1989 Ford RS200 Coupé Coachwork by Carrozzeria Ghia/Tickford Registration no. G776 TJD Chassis no. SFACXXBJ2CGL00090 Engine no. GL00090
Masterminded by its European Motor Sports boss, Stuart Turner, the RS200 was Ford's ambitious attempt at producing a championship winning Group B rally car. Immediately prior to the project's inception Ford's frontline rally car had been the front-engined, rear-wheel driven Escort RS1800, while its intended replacement the Fiesta-based RS1700T - was another rear-wheel-drive design. However, by this time Audi's Quattro had convincingly demonstrated the efficacy of four-wheel drive in rallying, prompting a drastic rethink at Boreham.
Overseen by Ford Motor Sports Chief Engineer, John Wheeler, the RS200 project commenced in 1983 with production of 200 cars planned in order to meet Group B requirements, hence the name. The design, by Tony Southgate, eventually crystallised as a compact mid-engined coupé powered by a turbo-charged version of the 1.8-litre 16-valve Cosworth BDA engine (the BDT) and equipped with four-wheel drive. This engine produced 250bhp in road going trim with up to 500bhp available in rally tune. Ford's Italian subsidiary, Carrozzeria Ghia, was entrusted with the styling, producing a purposeful yet elegant design that has stood the test of time like few of its contemporaries. Aston Martin-owned Tickford built the composite bodyshells at Newport Pagnell.
The RS200 was first publicly displayed in 1984 and homologated in February 1986 after the required 200 examples had been built, all apart from the initial six prototypes being completed at Reliant's factory at Shenstone, Staffordshire. Its first World Championship event was that year's Swedish Rally where the car driven by Kalle Grundel finished 3rd overall, a most promising debut. The RS200 went on to achieve a total of 19 wins and 32 podium finishes at international level before the year's end, securing several national championships along the way. Sadly, that would be the limit of its rallying achievements, as FISA pulled the plug on the Group B supercars at the end of a season blighted by a number of fatal accidents, some involving spectators. Seeking to recoup some of the £10 million rumoured to have been spent on the project, Ford stripped down 120 RS200s and rebuilt them as road-legal supercars to be sold at around £50,000 apiece.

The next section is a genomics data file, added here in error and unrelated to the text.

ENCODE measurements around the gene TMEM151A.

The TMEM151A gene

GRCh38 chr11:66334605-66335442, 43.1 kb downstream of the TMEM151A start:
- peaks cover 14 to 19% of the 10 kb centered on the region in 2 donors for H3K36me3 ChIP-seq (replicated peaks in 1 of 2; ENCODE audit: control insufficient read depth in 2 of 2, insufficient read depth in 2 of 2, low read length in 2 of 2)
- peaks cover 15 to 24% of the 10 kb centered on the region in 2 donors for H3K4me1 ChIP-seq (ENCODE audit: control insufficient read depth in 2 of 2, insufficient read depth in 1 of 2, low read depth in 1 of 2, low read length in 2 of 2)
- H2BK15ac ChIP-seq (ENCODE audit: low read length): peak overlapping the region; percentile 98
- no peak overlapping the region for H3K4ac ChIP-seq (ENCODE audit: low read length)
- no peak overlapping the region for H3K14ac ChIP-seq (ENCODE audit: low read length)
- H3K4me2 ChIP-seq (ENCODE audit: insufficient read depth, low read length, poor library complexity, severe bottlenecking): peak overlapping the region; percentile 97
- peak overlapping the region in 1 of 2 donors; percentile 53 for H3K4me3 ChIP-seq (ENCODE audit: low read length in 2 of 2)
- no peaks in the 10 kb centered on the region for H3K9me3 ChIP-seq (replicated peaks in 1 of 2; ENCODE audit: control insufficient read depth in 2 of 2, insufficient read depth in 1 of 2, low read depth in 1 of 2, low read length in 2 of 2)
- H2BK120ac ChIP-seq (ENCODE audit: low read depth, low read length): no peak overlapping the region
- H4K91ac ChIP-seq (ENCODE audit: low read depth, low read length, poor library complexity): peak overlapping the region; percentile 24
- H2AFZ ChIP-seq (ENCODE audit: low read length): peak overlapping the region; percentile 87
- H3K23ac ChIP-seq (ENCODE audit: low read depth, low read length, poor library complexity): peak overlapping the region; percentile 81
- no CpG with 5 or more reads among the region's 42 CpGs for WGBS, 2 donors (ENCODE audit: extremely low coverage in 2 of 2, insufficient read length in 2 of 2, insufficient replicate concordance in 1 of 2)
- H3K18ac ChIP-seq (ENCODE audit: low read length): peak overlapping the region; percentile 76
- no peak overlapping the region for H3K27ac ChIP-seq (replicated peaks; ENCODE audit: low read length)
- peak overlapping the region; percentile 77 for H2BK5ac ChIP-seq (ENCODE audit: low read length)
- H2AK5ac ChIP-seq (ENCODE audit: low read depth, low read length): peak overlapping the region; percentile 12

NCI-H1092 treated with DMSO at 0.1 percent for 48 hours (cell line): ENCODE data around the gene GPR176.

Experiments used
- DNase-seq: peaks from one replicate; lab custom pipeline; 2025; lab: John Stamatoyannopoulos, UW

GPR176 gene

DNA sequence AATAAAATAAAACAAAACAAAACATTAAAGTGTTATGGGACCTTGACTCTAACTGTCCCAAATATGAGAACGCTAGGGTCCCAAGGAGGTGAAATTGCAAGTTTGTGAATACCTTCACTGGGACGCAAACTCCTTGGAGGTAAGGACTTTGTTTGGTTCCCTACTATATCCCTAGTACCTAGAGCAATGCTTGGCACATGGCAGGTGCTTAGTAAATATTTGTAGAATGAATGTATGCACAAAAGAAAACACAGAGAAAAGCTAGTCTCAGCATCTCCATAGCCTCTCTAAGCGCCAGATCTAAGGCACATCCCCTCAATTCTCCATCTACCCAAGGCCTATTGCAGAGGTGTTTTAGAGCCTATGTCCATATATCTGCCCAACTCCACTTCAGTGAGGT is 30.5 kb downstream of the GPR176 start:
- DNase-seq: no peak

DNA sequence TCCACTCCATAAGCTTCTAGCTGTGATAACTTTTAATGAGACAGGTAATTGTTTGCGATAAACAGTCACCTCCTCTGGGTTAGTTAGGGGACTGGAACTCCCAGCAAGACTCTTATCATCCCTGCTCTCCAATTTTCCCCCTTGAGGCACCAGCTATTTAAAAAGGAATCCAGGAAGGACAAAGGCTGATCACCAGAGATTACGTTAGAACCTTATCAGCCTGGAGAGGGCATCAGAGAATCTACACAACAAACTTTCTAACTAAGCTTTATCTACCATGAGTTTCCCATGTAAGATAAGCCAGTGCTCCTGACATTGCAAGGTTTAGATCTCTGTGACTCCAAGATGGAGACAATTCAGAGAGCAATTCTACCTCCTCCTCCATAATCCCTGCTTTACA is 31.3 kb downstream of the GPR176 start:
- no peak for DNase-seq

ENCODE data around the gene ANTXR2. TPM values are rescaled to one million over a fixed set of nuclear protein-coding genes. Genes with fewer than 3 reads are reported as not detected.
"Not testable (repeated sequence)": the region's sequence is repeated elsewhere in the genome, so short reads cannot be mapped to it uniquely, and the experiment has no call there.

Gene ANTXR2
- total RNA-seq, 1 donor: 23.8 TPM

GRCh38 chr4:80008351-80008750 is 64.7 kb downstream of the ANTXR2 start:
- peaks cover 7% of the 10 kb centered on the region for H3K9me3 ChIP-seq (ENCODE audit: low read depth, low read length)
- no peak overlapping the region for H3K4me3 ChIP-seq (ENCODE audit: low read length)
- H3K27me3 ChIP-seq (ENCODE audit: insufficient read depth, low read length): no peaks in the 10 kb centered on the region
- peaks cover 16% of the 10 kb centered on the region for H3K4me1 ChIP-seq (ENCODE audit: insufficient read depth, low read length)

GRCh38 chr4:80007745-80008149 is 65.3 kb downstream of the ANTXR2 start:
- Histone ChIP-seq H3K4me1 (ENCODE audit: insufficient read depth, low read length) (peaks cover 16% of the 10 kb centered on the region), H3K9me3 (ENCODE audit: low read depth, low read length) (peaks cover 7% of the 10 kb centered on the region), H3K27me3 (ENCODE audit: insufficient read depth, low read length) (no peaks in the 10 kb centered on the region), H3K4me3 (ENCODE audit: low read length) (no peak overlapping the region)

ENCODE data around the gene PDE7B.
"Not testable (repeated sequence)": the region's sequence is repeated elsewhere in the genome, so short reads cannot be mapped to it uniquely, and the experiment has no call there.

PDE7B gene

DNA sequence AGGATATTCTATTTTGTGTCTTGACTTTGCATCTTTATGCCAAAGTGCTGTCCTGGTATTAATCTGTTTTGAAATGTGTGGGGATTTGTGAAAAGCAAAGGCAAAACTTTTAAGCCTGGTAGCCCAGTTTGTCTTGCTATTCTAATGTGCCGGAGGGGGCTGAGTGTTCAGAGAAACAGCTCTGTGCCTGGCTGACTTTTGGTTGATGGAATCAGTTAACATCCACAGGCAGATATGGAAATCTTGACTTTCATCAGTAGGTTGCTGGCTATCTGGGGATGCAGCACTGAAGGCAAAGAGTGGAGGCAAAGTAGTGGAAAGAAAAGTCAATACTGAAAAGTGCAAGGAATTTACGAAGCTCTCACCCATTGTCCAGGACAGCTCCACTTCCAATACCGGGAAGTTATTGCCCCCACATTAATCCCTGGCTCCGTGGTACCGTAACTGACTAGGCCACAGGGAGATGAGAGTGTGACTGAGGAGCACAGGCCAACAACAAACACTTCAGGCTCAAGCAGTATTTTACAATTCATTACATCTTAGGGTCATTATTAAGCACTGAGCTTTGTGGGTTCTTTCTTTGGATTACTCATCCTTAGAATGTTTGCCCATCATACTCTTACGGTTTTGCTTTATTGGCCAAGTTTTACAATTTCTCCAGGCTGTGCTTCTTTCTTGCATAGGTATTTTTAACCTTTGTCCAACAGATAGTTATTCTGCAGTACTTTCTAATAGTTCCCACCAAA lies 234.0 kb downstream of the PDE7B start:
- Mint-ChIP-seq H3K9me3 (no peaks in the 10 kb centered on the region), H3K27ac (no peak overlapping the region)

Car number '90' was first registered on 15th September 1989 and owned first by Mr Richard Rhodes of London NW3. In June 1992 the car was registered to its second owner, Alan Gove of Lightwater, Surrey, who kept it until April 1999 when ownership passed to John Bilbrough of Holmfirth, West Yorkshire, who was followed by Colin Needham of Ivinghoe, Buckinghamshire (the current registered keeper) in May 2000.
Offered with MoT to July 2014 and Swansea V5C document, 'G776 TJD' has covered a genuine 17,090 miles from new and is described as in generally excellent condition with serviceable engine and transmission. State-of-the-art automotive technology in its day and Ford's finest achievement since the GT40, the RS200 is the ultimate acquisition for the serious Ford collector.